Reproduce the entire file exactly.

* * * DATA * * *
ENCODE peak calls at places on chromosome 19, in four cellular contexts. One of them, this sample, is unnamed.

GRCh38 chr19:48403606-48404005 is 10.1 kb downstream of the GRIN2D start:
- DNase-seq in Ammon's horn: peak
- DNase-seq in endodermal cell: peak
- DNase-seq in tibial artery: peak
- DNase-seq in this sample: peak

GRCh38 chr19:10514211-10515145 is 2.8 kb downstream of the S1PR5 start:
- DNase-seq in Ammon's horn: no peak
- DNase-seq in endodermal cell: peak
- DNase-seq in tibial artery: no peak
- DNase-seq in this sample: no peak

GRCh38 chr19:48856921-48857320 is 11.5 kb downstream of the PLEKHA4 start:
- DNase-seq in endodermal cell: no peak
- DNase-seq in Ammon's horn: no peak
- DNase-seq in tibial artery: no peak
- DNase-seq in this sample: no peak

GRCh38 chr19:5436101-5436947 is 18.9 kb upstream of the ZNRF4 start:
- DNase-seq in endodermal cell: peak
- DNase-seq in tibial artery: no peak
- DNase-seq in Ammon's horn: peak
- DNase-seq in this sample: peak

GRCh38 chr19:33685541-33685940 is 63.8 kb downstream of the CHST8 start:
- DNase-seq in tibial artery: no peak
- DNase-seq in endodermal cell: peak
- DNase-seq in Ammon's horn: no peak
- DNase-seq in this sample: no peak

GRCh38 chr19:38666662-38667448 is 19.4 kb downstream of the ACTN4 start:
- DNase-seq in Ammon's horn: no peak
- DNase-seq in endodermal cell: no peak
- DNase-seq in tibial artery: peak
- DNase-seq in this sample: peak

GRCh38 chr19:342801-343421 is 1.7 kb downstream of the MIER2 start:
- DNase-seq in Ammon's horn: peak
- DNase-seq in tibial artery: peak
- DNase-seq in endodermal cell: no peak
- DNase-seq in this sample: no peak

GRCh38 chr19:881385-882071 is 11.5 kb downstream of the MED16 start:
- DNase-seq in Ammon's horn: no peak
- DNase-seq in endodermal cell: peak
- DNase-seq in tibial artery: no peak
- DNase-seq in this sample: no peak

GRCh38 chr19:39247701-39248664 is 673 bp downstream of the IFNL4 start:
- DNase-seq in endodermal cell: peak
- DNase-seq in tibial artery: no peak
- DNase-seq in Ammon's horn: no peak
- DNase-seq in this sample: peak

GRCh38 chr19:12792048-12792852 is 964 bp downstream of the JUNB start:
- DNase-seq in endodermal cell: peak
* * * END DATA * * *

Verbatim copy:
ENCODE peak calls at places on chromosome 19, in four cellular contexts. One of them, this sample, is unnamed.

GRCh38 chr19:48403606-48404005 is 10.1 kb downstream of the GRIN2D start:
- DNase-seq in Ammon's horn: peak
- DNase-seq in endodermal cell: peak
- DNase-seq in tibial artery: peak
- DNase-seq in this sample: peak

GRCh38 chr19:10514211-10515145 is 2.8 kb downstream of the S1PR5 start:
- DNase-seq in Ammon's horn: no peak
- DNase-seq in endodermal cell: peak
- DNase-seq in tibial artery: no peak
- DNase-seq in this sample: no peak

GRCh38 chr19:48856921-48857320 is 11.5 kb downstream of the PLEKHA4 start:
- DNase-seq in endodermal cell: no peak
- DNase-seq in Ammon's horn: no peak
- DNase-seq in tibial artery: no peak
- DNase-seq in this sample: no peak

GRCh38 chr19:5436101-5436947 is 18.9 kb upstream of the ZNRF4 start:
- DNase-seq in endodermal cell: peak
- DNase-seq in tibial artery: no peak
- DNase-seq in Ammon's horn: peak
- DNase-seq in this sample: peak

GRCh38 chr19:33685541-33685940 is 63.8 kb downstream of the CHST8 start:
- DNase-seq in tibial artery: no peak
- DNase-seq in endodermal cell: peak
- DNase-seq in Ammon's horn: no peak
- DNase-seq in this sample: no peak

GRCh38 chr19:38666662-38667448 is 19.4 kb downstream of the ACTN4 start:
- DNase-seq in Ammon's horn: no peak
- DNase-seq in endodermal cell: no peak
- DNase-seq in tibial artery: peak
- DNase-seq in this sample: peak

GRCh38 chr19:342801-343421 is 1.7 kb downstream of the MIER2 start:
- DNase-seq in Ammon's horn: peak
- DNase-seq in tibial artery: peak
- DNase-seq in endodermal cell: no peak
- DNase-seq in this sample: no peak

GRCh38 chr19:881385-882071 is 11.5 kb downstream of the MED16 start:
- DNase-seq in Ammon's horn: no peak
- DNase-seq in endodermal cell: peak
- DNase-seq in tibial artery: no peak
- DNase-seq in this sample: no peak

GRCh38 chr19:39247701-39248664 is 673 bp downstream of the IFNL4 start:
- DNase-seq in endodermal cell: peak
- DNase-seq in tibial artery: no peak
- DNase-seq in Ammon's horn: no peak
- DNase-seq in this sample: peak

GRCh38 chr19:12792048-12792852 is 964 bp downstream of the JUNB start:
- DNase-seq in endodermal cell: peak